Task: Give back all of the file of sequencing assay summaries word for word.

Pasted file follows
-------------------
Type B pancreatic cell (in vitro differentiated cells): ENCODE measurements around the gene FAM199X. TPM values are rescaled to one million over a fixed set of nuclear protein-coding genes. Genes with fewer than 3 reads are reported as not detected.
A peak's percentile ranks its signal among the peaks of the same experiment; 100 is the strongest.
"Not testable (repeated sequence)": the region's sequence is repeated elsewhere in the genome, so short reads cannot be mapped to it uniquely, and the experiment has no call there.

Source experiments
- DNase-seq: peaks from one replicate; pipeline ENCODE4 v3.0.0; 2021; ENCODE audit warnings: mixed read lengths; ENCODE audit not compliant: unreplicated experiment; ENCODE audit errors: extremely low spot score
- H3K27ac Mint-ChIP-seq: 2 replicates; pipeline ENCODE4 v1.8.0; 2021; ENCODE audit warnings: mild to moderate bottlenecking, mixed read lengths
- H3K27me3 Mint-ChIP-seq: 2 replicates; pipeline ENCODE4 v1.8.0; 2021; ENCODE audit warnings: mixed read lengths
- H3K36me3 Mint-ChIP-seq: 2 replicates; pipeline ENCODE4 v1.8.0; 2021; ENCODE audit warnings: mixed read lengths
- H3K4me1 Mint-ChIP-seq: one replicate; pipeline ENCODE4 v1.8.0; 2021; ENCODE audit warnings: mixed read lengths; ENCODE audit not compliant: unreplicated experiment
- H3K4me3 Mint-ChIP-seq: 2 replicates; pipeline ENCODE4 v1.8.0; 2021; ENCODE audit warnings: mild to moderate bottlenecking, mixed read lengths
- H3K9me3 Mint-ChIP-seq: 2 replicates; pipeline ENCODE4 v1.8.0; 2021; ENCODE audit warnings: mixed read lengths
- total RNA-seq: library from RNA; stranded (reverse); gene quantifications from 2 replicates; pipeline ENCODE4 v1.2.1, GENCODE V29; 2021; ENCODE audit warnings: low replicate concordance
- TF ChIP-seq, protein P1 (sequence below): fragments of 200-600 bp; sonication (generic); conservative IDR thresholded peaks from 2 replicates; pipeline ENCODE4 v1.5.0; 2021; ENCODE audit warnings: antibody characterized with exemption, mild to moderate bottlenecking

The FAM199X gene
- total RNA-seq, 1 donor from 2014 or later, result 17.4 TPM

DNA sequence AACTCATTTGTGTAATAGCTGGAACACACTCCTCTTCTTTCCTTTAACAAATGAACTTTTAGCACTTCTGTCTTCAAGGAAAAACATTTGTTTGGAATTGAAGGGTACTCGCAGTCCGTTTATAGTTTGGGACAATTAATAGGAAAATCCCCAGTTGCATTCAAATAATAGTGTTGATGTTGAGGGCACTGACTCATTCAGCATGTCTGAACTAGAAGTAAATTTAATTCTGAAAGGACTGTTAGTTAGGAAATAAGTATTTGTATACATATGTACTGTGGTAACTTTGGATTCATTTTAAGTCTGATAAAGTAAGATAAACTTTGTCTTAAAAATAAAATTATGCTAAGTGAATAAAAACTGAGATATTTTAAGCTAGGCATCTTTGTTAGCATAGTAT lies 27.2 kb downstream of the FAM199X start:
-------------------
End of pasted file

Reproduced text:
Type B pancreatic cell (in vitro differentiated cells): ENCODE measurements around the gene FAM199X. TPM values are rescaled to one million over a fixed set of nuclear protein-coding genes. Genes with fewer than 3 reads are reported as not detected.
A peak's percentile ranks its signal among the peaks of the same experiment; 100 is the strongest.
"Not testable (repeated sequence)": the region's sequence is repeated elsewhere in the genome, so short reads cannot be mapped to it uniquely, and the experiment has no call there.

Source experiments
- DNase-seq: peaks from one replicate; pipeline ENCODE4 v3.0.0; 2021; ENCODE audit warnings: mixed read lengths; ENCODE audit not compliant: unreplicated experiment; ENCODE audit errors: extremely low spot score
- H3K27ac Mint-ChIP-seq: 2 replicates; pipeline ENCODE4 v1.8.0; 2021; ENCODE audit warnings: mild to moderate bottlenecking, mixed read lengths
- H3K27me3 Mint-ChIP-seq: 2 replicates; pipeline ENCODE4 v1.8.0; 2021; ENCODE audit warnings: mixed read lengths
- H3K36me3 Mint-ChIP-seq: 2 replicates; pipeline ENCODE4 v1.8.0; 2021; ENCODE audit warnings: mixed read lengths
- H3K4me1 Mint-ChIP-seq: one replicate; pipeline ENCODE4 v1.8.0; 2021; ENCODE audit warnings: mixed read lengths; ENCODE audit not compliant: unreplicated experiment
- H3K4me3 Mint-ChIP-seq: 2 replicates; pipeline ENCODE4 v1.8.0; 2021; ENCODE audit warnings: mild to moderate bottlenecking, mixed read lengths
- H3K9me3 Mint-ChIP-seq: 2 replicates; pipeline ENCODE4 v1.8.0; 2021; ENCODE audit warnings: mixed read lengths
- total RNA-seq: library from RNA; stranded (reverse); gene quantifications from 2 replicates; pipeline ENCODE4 v1.2.1, GENCODE V29; 2021; ENCODE audit warnings: low replicate concordance
- TF ChIP-seq, protein P1 (sequence below): fragments of 200-600 bp; sonication (generic); conservative IDR thresholded peaks from 2 replicates; pipeline ENCODE4 v1.5.0; 2021; ENCODE audit warnings: antibody characterized with exemption, mild to moderate bottlenecking

The FAM199X gene
- total RNA-seq, 1 donor from 2014 or later, result 17.4 TPM

DNA sequence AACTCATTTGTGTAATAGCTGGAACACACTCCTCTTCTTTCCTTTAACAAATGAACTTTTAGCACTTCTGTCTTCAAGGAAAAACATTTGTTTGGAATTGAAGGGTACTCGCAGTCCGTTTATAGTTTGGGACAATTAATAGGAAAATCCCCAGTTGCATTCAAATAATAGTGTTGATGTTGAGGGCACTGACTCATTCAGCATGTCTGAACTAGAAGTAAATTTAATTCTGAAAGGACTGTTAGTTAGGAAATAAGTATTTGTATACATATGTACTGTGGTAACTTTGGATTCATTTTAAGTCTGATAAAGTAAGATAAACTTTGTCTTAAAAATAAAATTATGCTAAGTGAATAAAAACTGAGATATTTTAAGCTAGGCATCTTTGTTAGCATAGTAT lies 27.2 kb downstream of the FAM199X start: